by: Danielle Ocampo
On October 1, 2023, 23andMe, the personal genomics and biotechnology company, initially learned of a cyber threat after confirming user information was for sale on the dark web. 23andMe subsequently investigated the hacker’s claims that 4 million genetic profiles of UK customers were leaked.
The hackers used a stuffing attack where they used old 23andMe customer passwords from other sites and reused 23andMe passwords to cause the breach. Customer data compromised included: ancestry data, usernames, recent account log in activity, DNA relationship matches, self-reported location information, family trees, ancestor birth information and surnames, profile pictures, and more information the user chooses to share to “introduce” oneself.
After initial investigation, the company believed 14,000 accounts were accessed, which amounted to 0.1% of users, which was reported in 23andMe’s SEC in its 8-K filing.
“Other Users’ Ancestry” Accessed
On December 4th, 23andMe confirmed that the true number of people exposed to the threat was 6.9 million, an amount just shy of half of the company’s reported customers. Because of an opt-in feature that allows DNA-related relatives to contact each other, the 5.5 million number of compromised customers was revealed. The other 1.4 million users’ family tree profiles were accessed via the DNA Relatives feature. Hackers sold 23andMe profiles for $1 to $10 per account that gave some details of genetic ancestry results.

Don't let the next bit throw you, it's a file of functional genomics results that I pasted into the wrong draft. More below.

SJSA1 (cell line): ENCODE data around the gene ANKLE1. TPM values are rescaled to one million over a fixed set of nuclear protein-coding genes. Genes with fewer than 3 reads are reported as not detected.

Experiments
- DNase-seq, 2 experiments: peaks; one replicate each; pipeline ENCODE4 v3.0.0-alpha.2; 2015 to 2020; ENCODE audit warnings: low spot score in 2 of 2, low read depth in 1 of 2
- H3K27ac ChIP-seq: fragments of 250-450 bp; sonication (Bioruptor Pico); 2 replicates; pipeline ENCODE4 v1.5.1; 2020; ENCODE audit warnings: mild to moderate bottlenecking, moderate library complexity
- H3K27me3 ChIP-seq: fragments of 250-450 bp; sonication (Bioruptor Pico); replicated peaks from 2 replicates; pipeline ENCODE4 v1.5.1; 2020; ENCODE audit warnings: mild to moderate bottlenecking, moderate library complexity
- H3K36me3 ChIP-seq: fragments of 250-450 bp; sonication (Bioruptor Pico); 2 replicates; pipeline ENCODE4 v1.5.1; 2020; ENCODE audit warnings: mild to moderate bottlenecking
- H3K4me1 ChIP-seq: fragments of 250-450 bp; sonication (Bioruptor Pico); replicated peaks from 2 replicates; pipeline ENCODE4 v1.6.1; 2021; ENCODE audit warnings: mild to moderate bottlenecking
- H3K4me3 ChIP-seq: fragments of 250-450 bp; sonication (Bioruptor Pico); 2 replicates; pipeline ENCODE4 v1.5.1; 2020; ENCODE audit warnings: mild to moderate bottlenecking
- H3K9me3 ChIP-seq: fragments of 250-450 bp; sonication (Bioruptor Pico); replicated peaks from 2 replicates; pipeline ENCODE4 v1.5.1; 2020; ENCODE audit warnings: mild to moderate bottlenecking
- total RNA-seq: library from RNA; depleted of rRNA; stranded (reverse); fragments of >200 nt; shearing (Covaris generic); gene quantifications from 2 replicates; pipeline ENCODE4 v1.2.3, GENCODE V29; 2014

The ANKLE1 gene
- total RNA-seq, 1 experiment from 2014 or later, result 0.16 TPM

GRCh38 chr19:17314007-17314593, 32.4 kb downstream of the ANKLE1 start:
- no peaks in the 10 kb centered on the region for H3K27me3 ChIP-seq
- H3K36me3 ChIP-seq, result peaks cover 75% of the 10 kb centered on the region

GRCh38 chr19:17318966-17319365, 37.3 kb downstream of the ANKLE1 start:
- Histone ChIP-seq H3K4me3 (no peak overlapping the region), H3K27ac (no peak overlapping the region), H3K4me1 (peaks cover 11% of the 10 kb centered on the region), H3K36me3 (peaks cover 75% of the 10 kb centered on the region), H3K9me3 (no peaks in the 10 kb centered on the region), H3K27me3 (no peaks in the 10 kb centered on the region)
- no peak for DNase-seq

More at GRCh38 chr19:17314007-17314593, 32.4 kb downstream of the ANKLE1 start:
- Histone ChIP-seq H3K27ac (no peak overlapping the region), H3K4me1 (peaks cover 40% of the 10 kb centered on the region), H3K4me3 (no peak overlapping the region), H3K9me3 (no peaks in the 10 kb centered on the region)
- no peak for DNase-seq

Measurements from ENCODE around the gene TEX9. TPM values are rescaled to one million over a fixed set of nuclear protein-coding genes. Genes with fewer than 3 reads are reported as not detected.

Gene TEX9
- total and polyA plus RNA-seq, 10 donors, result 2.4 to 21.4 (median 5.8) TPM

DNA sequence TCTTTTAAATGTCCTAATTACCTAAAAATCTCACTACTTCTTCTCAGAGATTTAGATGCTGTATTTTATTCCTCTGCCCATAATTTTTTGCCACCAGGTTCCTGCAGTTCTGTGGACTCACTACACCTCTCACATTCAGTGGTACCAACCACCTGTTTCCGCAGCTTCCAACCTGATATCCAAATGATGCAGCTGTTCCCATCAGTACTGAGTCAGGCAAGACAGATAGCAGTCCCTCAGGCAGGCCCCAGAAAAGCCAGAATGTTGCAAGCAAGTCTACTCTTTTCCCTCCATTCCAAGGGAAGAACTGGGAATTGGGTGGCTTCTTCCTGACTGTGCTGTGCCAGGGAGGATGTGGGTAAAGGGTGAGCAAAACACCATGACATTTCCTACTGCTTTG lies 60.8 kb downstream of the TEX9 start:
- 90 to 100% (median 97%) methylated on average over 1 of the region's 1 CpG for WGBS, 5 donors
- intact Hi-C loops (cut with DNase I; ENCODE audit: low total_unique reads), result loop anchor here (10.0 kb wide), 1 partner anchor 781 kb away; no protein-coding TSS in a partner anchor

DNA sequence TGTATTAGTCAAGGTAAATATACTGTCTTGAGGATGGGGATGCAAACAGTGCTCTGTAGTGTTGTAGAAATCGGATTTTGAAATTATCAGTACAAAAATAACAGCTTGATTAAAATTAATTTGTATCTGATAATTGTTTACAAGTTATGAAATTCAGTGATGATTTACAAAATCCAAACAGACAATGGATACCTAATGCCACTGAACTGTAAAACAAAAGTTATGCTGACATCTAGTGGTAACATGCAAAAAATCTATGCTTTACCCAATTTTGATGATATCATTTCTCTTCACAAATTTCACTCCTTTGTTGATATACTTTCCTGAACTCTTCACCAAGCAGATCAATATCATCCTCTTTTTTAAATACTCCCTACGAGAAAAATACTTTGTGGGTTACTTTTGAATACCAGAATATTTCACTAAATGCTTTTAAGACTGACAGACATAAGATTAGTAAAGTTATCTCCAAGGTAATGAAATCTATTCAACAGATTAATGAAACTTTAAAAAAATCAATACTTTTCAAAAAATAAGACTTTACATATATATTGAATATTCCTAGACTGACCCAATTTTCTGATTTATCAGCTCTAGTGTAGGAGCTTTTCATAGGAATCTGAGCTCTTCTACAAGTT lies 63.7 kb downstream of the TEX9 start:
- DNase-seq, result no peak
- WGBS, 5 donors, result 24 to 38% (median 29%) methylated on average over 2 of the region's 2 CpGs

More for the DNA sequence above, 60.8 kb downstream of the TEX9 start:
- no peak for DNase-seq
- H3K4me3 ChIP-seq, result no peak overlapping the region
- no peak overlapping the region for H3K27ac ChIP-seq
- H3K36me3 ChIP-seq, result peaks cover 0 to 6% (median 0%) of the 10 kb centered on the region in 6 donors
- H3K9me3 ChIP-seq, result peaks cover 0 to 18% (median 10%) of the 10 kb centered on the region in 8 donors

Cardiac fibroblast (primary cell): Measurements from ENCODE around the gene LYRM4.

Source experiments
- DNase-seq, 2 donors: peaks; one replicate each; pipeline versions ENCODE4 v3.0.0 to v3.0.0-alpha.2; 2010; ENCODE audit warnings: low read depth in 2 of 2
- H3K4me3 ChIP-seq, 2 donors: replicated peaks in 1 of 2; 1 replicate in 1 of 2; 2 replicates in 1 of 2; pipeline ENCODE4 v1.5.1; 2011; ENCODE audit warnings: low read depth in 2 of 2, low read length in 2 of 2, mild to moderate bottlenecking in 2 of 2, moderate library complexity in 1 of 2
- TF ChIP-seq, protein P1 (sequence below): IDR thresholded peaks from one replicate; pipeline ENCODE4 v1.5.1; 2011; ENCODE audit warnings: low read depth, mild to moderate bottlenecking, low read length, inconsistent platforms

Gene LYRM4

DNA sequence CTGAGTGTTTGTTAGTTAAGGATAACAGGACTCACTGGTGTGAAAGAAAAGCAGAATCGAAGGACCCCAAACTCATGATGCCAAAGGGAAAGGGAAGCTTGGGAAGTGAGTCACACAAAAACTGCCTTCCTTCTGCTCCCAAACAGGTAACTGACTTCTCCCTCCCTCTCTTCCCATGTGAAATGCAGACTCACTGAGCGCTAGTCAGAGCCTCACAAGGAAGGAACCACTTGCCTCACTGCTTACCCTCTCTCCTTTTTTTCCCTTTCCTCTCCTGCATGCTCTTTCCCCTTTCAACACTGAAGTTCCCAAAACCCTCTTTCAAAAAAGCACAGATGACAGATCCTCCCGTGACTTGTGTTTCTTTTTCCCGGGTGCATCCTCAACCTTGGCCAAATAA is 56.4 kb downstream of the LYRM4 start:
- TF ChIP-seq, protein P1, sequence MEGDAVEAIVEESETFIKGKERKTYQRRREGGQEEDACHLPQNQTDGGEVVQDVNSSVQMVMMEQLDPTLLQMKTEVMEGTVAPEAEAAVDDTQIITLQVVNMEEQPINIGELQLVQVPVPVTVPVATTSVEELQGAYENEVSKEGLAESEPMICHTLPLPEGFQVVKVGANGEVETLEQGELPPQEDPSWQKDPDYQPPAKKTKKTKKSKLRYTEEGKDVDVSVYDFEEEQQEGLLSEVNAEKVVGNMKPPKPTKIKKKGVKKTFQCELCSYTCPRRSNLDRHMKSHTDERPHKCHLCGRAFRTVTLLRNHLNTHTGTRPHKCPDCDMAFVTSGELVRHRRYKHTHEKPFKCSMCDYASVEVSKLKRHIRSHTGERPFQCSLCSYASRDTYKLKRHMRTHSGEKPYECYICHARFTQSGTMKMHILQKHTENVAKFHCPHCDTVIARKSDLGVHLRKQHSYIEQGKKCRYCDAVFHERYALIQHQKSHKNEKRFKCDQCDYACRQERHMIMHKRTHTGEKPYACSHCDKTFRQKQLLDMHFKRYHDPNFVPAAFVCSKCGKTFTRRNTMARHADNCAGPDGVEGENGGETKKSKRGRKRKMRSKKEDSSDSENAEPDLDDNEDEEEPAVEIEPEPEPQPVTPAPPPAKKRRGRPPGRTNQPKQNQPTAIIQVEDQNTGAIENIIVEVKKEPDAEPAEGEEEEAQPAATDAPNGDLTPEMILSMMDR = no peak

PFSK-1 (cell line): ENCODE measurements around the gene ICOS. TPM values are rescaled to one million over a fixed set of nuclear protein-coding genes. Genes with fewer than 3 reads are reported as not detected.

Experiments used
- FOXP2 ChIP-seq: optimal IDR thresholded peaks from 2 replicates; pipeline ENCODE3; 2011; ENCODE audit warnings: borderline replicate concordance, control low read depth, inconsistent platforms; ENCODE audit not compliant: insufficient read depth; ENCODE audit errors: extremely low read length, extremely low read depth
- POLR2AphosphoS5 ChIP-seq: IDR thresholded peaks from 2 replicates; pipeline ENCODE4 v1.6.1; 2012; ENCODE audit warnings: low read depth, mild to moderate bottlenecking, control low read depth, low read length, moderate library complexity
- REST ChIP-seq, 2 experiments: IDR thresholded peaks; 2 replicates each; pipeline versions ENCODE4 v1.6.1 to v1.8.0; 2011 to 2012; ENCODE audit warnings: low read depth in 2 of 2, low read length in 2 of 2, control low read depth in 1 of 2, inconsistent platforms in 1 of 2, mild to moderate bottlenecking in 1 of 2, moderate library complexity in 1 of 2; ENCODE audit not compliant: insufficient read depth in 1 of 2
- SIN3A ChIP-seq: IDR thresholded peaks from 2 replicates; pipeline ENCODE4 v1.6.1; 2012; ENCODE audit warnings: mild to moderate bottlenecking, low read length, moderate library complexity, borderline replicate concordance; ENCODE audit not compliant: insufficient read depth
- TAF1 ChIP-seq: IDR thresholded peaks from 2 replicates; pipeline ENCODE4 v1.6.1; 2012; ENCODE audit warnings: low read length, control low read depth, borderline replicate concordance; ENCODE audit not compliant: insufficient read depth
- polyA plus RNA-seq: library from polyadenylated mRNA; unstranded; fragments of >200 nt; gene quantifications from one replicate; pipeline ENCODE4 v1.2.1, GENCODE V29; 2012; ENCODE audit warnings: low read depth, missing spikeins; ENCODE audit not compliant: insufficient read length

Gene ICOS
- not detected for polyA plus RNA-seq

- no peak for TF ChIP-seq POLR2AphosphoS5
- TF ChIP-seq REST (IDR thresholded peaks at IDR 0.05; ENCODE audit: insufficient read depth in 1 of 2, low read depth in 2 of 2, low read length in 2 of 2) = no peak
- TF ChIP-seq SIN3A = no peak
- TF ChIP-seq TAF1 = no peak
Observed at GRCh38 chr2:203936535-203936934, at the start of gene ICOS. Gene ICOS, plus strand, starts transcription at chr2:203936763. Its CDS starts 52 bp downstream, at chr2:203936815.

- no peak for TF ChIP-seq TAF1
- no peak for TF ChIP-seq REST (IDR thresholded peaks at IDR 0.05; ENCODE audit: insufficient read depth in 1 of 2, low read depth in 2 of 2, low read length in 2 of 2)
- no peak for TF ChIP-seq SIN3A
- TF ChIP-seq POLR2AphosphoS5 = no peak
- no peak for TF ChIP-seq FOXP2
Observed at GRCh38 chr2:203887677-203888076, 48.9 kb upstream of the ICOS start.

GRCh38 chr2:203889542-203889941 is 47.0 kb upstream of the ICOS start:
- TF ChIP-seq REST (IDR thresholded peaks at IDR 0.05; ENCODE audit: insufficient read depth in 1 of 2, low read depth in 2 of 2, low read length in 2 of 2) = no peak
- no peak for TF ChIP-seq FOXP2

Once 23andMe completed investigations with assistance from third-party forensics experts, the company commented its intent to notify affected customers in compliance with the law and its enhanced protection for customer data including password resets and requiring two-step verification for all customers. Although 23andMe did not update the new information of the breach’s scope in the SEC filing, 23andMe claimed it elaborated on the information in the 8-K filing by providing more specific numbers.
Change to Updated Terms of Service
On December 7th, 23andMe updated its terms of service related to dispute resolutions and arbitrations. Customers cannot sue the company individually or as a class to seek public injunctive relief for any irreparable harm. Instead, customers are automatically opted-in to the updated terms agreeing to arbitration of disputes on an individual basis in certain circumstances, unless a customer provides a written notice to opt out of the arbitration. The new terms also updated a new process for mass arbitration if 25 or more demands are filed relating to the same or similar subject matter with common issues of law or fact and counsel for the 25 or more parties are the same or coordinated.
The 23andMe blog provides customers and the public with news updates “Addressing Security Concerns.”